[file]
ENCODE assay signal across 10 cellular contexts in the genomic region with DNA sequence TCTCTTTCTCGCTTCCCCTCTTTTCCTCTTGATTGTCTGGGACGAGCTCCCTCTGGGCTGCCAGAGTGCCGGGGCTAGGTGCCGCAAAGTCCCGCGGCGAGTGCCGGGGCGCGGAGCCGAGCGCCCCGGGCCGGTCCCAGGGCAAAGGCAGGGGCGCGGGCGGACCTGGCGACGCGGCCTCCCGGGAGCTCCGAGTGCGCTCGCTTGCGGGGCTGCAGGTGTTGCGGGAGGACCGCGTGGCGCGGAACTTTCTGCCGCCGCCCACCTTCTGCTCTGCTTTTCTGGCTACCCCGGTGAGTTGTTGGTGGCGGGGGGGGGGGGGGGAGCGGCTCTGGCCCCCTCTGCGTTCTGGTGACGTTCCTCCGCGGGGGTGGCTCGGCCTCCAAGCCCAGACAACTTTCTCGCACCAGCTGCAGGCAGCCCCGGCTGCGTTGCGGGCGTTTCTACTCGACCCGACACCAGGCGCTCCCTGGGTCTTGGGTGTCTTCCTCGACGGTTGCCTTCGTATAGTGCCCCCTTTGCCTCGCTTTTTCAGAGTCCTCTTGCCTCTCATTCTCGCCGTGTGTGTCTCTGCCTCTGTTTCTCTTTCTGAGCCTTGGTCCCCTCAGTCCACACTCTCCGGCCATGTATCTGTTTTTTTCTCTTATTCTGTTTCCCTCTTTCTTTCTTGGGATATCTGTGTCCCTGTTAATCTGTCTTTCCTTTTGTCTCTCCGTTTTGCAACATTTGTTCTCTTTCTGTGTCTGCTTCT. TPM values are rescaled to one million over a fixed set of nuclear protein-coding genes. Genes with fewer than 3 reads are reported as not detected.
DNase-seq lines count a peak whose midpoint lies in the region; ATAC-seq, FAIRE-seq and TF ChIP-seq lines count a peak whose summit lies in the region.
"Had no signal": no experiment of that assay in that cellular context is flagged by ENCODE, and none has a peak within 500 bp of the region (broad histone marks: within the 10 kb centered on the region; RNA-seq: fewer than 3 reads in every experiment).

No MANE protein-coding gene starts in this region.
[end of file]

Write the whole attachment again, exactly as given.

ENCODE assay signal across 10 cellular contexts in the genomic region with DNA sequence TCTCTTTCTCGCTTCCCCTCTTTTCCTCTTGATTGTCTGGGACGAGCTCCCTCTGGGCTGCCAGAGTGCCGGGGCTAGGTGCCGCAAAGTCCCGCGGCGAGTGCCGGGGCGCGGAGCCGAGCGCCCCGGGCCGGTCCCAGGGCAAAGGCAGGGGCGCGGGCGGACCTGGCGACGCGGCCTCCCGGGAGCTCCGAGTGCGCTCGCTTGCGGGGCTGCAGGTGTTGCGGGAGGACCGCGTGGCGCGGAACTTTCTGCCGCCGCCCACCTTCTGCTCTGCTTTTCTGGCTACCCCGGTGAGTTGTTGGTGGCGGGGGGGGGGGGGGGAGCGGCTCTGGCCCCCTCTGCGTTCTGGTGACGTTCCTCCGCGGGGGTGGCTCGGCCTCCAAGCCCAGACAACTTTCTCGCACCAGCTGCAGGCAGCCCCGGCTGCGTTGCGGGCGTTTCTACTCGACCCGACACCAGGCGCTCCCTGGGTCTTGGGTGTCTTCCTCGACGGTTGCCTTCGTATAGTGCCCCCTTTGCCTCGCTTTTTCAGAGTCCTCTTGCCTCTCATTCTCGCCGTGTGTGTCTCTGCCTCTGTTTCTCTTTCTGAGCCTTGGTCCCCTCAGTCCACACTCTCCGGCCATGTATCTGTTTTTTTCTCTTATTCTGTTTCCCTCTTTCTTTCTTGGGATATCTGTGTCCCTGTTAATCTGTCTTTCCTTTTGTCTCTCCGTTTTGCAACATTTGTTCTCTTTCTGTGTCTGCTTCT. TPM values are rescaled to one million over a fixed set of nuclear protein-coding genes. Genes with fewer than 3 reads are reported as not detected.
DNase-seq lines count a peak whose midpoint lies in the region; ATAC-seq, FAIRE-seq and TF ChIP-seq lines count a peak whose summit lies in the region.
"Had no signal": no experiment of that assay in that cellular context is flagged by ENCODE, and none has a peak within 500 bp of the region (broad histone marks: within the 10 kb centered on the region; RNA-seq: fewer than 3 reads in every experiment).

No MANE protein-coding gene starts in this region.